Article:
5. Businesses that move stock have two common efficiency issues. The first is when the volume of stock held overwhelms the storage space it creates inefficiency. Stock needs to be held in an organized way so it can be accessed easily. Too often we see stock stacked behind other lines, making it difficult to find and only accessible if other stock is first moved. And stock in multiple locations, unless all accurately logged in a stock management system, is a recipe for wasted time trying to find stock. To maximize efficiency, measure how many times stock is handled as it goes through your operation. Eliminating unnecessary stock handling will improve productivity and reduce handling costs.

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Article by Simon Hedaux, founder and CEO of Rethink Productivity, a world-leading productivity partner that helps businesses to drive efficiency, boost productivity, and optimize budgets.

banks

OUT WITH THE OLD: WHY BANKS MUST ADOPT FINANCE TECHNOLOGY TO REMAIN RELEVANT

The term “FinTech” continues to saturate the news and financial institution reporting in recent years. It’s not surprising that streamlining financial services in the age of automation is something traditional banks struggle with adopting as global markets capitalize on technology. The trade sector on a high level is already purging antiquated, traditional processes involving paper, phone calls, Excel spreadsheets and tedious, unreliable methods of tracking and invoicing.

Now that FinTech is part of the bigger financial picture, it only makes sense that more companies in the global trade market are adopting FinTech as the norm rather than an option. This presents its own set of challenges for banks to overcome as much as it presents opportunities in optimization and risk mitigation. FinTech has its own challenges to overcome as well before it can successfully replace the traditional financial processes currently in place.

To understand exactly how FinTech fits into the bigger picture, we must break it down and evaluate all angles. To start, trends in emerging finance technology include variables from governments and dominating players to emerging acquisitions positioning big tech as a disruptor and solution to trade finance. So, what are some of the top emerging trends currently found in the financial technology space? According to experts at Azlo, a no-fee digital banking platform, government regulation will weed out fly-by-night FinTech while ownership of a self-sovereign identity will become more prevalent for risk modeling. Additionally, FAANG companies are currently positioned to become major players in the FinTech space as they continue to raise the bar for consumers and businesses alike.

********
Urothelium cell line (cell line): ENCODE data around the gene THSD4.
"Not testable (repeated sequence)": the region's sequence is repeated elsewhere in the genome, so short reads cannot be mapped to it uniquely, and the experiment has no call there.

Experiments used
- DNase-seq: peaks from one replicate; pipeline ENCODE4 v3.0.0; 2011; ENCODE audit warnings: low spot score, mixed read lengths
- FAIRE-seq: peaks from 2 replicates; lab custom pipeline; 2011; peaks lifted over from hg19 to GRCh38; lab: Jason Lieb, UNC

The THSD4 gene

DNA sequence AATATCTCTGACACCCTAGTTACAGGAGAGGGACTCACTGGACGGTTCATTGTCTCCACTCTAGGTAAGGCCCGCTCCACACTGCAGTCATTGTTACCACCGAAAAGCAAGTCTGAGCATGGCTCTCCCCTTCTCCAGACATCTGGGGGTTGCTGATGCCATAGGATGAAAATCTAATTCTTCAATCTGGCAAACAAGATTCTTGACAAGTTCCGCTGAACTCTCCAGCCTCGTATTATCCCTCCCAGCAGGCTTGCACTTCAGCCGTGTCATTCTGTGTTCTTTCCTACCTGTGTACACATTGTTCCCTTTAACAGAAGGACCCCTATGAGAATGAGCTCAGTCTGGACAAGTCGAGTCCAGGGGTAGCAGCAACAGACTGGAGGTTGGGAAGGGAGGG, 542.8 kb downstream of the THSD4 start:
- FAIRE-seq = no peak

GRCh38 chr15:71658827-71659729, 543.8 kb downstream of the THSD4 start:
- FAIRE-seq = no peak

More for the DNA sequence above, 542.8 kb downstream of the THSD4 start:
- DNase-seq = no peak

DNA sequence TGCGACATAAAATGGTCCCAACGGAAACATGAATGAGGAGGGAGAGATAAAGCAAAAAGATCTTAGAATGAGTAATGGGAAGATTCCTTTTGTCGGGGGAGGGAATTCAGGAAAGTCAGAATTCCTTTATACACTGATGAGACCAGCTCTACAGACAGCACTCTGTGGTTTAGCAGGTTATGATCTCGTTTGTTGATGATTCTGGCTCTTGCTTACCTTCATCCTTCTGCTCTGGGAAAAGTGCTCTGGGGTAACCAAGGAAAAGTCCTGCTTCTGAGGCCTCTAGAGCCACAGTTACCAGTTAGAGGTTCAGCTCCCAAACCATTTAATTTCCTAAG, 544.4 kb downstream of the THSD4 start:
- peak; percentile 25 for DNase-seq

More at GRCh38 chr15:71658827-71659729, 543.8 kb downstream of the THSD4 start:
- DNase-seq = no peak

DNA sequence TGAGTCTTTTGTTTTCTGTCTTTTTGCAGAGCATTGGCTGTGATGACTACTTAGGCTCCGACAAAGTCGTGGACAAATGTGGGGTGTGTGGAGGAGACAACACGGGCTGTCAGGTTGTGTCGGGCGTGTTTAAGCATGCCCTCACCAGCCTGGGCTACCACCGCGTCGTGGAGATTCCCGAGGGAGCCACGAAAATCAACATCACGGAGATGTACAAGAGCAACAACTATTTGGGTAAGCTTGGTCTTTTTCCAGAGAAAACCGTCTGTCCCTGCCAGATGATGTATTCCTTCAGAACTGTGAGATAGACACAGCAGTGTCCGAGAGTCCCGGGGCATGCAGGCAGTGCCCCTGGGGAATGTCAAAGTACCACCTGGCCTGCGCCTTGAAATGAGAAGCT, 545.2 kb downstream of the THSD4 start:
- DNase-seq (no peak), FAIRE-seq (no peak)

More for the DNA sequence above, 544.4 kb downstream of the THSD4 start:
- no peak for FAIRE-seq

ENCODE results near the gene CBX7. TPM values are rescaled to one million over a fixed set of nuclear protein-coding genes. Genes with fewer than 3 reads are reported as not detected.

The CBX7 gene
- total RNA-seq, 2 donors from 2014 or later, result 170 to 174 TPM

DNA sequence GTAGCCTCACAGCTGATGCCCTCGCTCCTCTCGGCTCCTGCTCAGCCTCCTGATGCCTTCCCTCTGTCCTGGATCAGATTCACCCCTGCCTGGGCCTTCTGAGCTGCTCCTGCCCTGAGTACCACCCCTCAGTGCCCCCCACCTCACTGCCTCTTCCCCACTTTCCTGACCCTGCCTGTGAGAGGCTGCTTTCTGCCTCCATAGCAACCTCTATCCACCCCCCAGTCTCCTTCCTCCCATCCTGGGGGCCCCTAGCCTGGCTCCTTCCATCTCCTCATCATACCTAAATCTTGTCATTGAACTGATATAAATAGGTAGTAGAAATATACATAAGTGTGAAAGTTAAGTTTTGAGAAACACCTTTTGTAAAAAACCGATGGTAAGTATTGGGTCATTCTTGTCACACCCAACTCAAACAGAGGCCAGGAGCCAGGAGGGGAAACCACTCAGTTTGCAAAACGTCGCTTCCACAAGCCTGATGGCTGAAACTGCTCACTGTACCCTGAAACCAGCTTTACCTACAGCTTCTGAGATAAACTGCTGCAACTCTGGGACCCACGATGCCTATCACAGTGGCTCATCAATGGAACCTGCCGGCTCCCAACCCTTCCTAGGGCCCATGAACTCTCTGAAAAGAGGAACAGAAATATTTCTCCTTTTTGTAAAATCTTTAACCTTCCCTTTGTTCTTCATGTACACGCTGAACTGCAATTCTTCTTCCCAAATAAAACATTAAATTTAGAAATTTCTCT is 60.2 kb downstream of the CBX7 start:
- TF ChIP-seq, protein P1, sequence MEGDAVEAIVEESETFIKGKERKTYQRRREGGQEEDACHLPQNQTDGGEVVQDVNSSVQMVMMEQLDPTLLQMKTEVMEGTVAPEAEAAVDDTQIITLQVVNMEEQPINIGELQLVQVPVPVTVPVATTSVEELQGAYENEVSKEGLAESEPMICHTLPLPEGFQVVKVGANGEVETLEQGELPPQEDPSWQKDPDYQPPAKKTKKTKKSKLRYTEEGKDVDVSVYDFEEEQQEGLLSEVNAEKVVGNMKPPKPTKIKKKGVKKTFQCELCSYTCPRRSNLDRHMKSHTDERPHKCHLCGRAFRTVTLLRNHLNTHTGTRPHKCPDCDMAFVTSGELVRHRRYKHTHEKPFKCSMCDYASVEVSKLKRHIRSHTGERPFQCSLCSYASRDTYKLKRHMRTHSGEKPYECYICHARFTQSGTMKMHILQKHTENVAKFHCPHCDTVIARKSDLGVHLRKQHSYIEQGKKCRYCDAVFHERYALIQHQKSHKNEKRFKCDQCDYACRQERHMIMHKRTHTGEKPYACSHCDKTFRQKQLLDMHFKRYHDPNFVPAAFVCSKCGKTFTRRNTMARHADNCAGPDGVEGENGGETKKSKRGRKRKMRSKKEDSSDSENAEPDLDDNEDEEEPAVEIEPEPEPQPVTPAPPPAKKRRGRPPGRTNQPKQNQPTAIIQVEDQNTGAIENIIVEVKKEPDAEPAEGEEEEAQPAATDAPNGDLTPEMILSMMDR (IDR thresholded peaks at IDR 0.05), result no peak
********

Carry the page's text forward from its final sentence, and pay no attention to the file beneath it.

Azlo also maintains that banks must adopt FinTech and emerging tech to remain a relevant part of the financial industry, warning that if they don’t, European, African and Asian markets, which possess less regulation and oversight, will own the space very soon. Additionally, optics, trust and inevitable obsolescence will ultimately serve as supporting reasons behind the adoption of emerging tech in the banking space in the near future.

From a safety and risk mitigation point of view, cybersecurity requires a sophisticated and advanced system to combat various strategies hackers utilize to disrupt the financial industry. Cybersecurity goes hand-in-hand with the recent surge in FinTech and will present itself as a challenge for financial companies to mitigate. How will this risk impact banks from a cost perspective? Think of it in terms of compliance and regulation. Circling back to Azlo’s expert point that once the government starts implementing harsher regulations, the days of FinTech will take a different stance in the financial industry. An example of this is found in Mexico’s FinTech law that took full effect this year and in the Latin America markets. As noted in a November Nasdaq article: “The goal of the FinTech law was to help bring more people into the formal economy. Additionally, it would help to reduce the amount of cash in circulation, which would cut down on money laundering and corruption as well.”